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Boric acid as a lubricating fuel additive - Simplified lab experiments to understand fuel consumption reduction in field test
Uppsala University, Disciplinary Domain of Science and Technology, Technology, Department of Engineering Sciences, Applied Materials Sciences.ORCID iD: 0000-0002-4301-8038
Uppsala University, Disciplinary Domain of Science and Technology, Technology, Department of Engineering Sciences, Applied Materials Sciences.ORCID iD: 0000-0003-2704-5447
Uppsala University, Disciplinary Domain of Science and Technology, Technology, Department of Engineering Sciences, Applied Materials Sciences.ORCID iD: 0000-0002-3955-5746
2017 (English)In: Wear, ISSN 0043-1648, E-ISSN 1873-2577, Vol. 376, 822-830 p.Article in journal (Refereed) Published
Abstract [en]

In field tests, a boric acid based fuel additive has led to reduced fuel consumption. The reduction was substantial, an average of 6 and 10% in passenger cars and diesel generators respectively. Aiming towards improved understanding of mechanisms behind the fuel saving, three methods to mimic the effect of the additive in the piston-ring/cylinder contact have been evaluated. A reciprocating cylinder/flat configuration with ball bearing steel against grey cast iron was used, and it was lubricated with base oil. The different methods were as following: A) repeated spraying of a small amount of the boric acid solution onto the surfaces, B) predeposition of a boric acid layer on the flat surface and C) a combination of method A) and B). The three methods all showed effects of the additive, spanning from about 20% to 50% reductions (in the latter case, from roughly 0.1 to 0.05 in coefficient of friction averaged over the stroke). The greatest potential of the additive was seen with local coefficient of frictions lower than 0.020 in tests at room temperature with Method C. This means a reduction of around 75% compared to the lowest levels measured for the reference tests run without the additive. The most stable friction test was Method A, where a small amount of boric acid solution was repeatedly sprayed onto the lubricated sliding surfaces. In this type of test, friction reductions of roughly 20% and 40% were found at 100 C and room temperature respectively. The tribological and chemical mechanisms of boric acid in this test configuration are yet not fully understood and more studies are needed. However, the observed poor stability of the tribofilms containing boron and oxygen complicates such activities.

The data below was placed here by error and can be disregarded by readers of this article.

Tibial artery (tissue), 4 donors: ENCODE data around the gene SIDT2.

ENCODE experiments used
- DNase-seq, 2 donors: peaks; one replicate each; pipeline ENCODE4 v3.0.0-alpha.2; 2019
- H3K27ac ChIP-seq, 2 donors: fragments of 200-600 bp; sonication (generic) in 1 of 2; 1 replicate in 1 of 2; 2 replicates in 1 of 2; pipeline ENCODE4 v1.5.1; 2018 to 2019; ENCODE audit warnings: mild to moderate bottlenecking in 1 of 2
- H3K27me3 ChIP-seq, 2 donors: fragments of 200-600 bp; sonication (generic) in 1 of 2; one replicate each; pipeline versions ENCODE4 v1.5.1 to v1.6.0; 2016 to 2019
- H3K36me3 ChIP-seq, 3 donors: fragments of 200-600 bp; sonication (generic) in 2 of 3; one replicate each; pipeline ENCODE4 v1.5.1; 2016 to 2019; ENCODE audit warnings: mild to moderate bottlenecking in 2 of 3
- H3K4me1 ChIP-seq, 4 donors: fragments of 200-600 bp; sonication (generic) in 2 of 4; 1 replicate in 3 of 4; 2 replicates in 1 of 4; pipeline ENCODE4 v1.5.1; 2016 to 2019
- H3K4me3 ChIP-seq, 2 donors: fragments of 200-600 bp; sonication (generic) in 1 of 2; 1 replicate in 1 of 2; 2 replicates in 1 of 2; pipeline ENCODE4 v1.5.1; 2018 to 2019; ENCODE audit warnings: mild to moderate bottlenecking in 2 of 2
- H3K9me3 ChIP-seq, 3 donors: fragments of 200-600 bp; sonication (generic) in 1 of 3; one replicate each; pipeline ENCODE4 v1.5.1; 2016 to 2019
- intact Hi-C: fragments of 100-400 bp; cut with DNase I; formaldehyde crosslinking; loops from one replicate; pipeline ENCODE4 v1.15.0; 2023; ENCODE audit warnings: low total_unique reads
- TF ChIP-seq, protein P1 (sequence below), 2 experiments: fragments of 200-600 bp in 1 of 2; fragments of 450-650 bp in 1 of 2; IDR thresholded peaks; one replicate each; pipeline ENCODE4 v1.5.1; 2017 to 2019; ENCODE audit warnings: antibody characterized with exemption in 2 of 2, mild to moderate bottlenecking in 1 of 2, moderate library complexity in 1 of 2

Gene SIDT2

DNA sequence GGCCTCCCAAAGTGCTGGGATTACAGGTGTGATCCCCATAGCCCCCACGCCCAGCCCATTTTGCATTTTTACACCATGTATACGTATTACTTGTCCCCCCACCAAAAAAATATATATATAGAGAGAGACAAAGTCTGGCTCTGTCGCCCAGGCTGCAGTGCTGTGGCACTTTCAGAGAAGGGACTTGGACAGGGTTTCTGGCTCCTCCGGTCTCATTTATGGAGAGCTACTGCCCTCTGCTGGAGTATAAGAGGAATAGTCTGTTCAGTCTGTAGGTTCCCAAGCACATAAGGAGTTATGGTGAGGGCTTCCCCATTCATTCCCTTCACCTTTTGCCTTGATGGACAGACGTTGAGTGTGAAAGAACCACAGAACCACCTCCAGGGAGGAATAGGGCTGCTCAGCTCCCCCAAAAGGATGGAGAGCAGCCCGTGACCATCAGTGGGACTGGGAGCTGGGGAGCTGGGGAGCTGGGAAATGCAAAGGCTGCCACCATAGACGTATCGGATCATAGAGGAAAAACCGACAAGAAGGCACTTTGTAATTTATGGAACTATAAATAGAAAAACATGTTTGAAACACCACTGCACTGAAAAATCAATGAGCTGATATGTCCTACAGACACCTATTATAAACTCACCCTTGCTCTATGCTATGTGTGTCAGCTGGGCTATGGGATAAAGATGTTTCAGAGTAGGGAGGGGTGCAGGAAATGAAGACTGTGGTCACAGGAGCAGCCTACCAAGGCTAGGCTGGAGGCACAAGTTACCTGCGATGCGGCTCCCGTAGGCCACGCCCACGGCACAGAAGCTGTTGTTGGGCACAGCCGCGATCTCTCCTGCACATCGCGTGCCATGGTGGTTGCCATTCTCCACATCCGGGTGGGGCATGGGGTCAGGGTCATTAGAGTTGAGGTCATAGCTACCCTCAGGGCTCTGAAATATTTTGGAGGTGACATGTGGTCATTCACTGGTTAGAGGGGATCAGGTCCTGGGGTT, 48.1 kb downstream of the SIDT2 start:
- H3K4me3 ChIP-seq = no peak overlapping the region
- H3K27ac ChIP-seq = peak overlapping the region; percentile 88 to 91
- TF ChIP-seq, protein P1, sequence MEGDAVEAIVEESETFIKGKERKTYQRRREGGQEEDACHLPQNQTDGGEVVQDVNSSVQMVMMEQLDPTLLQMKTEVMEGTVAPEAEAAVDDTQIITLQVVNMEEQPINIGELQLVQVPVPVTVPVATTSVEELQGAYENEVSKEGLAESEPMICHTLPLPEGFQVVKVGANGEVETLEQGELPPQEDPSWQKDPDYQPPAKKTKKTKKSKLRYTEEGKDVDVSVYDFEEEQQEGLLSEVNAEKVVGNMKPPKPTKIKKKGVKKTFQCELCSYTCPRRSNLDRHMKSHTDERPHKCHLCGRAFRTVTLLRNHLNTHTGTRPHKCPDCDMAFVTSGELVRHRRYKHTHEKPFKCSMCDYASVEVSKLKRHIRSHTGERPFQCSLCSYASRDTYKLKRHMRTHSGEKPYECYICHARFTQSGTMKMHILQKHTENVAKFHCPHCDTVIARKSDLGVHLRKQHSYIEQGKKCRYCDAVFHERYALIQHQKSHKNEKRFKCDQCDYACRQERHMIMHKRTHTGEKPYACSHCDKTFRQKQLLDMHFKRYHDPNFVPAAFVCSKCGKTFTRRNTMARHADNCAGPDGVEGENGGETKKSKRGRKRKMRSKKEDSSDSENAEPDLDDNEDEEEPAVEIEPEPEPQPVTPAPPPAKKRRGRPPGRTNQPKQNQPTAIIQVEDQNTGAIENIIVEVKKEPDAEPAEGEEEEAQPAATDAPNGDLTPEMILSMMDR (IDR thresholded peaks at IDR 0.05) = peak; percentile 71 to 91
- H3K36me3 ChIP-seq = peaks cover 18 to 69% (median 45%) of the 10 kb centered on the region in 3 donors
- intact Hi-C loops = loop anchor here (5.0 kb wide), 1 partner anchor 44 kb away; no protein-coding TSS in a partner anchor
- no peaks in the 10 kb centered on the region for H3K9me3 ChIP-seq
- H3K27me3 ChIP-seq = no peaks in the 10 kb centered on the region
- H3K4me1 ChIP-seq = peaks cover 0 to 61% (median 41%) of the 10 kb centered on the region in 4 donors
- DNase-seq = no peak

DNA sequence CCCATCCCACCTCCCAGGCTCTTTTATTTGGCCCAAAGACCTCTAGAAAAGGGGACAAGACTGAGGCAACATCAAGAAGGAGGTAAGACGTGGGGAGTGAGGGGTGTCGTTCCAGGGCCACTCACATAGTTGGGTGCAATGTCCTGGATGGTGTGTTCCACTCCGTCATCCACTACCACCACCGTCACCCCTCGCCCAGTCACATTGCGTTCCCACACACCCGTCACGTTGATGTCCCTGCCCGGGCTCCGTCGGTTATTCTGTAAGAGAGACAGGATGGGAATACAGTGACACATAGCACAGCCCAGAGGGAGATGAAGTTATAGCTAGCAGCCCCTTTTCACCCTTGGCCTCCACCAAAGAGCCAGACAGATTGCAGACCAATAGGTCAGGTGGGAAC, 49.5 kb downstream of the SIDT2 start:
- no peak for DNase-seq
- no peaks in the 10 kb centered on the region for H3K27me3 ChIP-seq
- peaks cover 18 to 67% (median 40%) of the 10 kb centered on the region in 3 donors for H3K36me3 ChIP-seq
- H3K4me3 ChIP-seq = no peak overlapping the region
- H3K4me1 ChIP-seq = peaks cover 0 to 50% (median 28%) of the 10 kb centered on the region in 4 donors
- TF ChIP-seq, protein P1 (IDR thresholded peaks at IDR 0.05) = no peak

Place, publisher, year, edition, pages
2017. Vol. 376, 822-830 p.
Keyword [en]
Boric acid, Lubrication, Friction, Fuel consumption, Fuel additive
National Category
Materials Engineering
Identifiers
URN: urn:nbn:se:uu:diva-329131DOI: 10.1016/j.wear.2017.01.105ISI: 000403904000093OAI: oai:DiVA.org:uu-329131DiVA: diva2:1148168
Conference
21st International Conference on Wear of Materials (WOM), MAR 26-30, 2017, Long Beach, CA, USA
Funder
VINNOVA
Available from: 2017-10-10 Created: 2017-10-10 Last updated: 2017-10-10Bibliographically approved

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Larsson, ElinOlander, PetraJacobson, Staffan

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